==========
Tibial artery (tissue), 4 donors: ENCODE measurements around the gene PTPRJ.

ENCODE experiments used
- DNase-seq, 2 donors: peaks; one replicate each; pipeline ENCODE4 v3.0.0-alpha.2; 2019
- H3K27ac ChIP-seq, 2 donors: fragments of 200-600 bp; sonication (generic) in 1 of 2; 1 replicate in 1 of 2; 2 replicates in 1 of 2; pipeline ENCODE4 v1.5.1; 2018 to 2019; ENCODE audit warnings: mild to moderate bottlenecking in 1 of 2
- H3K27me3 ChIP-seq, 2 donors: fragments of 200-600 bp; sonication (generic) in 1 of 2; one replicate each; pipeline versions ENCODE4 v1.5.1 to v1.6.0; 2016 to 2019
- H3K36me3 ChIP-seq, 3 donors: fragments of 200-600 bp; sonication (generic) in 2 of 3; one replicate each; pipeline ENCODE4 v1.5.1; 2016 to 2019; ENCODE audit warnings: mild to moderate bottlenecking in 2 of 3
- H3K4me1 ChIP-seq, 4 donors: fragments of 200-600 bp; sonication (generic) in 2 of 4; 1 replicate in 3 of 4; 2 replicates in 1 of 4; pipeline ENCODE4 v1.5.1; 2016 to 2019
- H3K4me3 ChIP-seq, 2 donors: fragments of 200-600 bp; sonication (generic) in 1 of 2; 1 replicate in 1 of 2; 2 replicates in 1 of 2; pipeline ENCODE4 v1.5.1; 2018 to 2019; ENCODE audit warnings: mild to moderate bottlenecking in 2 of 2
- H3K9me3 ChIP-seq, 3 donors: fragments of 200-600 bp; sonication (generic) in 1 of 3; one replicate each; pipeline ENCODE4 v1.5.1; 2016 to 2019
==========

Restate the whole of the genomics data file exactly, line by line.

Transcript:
Tibial artery (tissue), 4 donors: ENCODE measurements around the gene PTPRJ.

ENCODE experiments used
- DNase-seq, 2 donors: peaks; one replicate each; pipeline ENCODE4 v3.0.0-alpha.2; 2019
- H3K27ac ChIP-seq, 2 donors: fragments of 200-600 bp; sonication (generic) in 1 of 2; 1 replicate in 1 of 2; 2 replicates in 1 of 2; pipeline ENCODE4 v1.5.1; 2018 to 2019; ENCODE audit warnings: mild to moderate bottlenecking in 1 of 2
- H3K27me3 ChIP-seq, 2 donors: fragments of 200-600 bp; sonication (generic) in 1 of 2; one replicate each; pipeline versions ENCODE4 v1.5.1 to v1.6.0; 2016 to 2019
- H3K36me3 ChIP-seq, 3 donors: fragments of 200-600 bp; sonication (generic) in 2 of 3; one replicate each; pipeline ENCODE4 v1.5.1; 2016 to 2019; ENCODE audit warnings: mild to moderate bottlenecking in 2 of 3
- H3K4me1 ChIP-seq, 4 donors: fragments of 200-600 bp; sonication (generic) in 2 of 4; 1 replicate in 3 of 4; 2 replicates in 1 of 4; pipeline ENCODE4 v1.5.1; 2016 to 2019
- H3K4me3 ChIP-seq, 2 donors: fragments of 200-600 bp; sonication (generic) in 1 of 2; 1 replicate in 1 of 2; 2 replicates in 1 of 2; pipeline ENCODE4 v1.5.1; 2018 to 2019; ENCODE audit warnings: mild to moderate bottlenecking in 2 of 2
- H3K9me3 ChIP-seq, 3 donors: fragments of 200-600 bp; sonication (generic) in 1 of 3; one replicate each; pipeline ENCODE4 v1.5.1; 2016 to 2019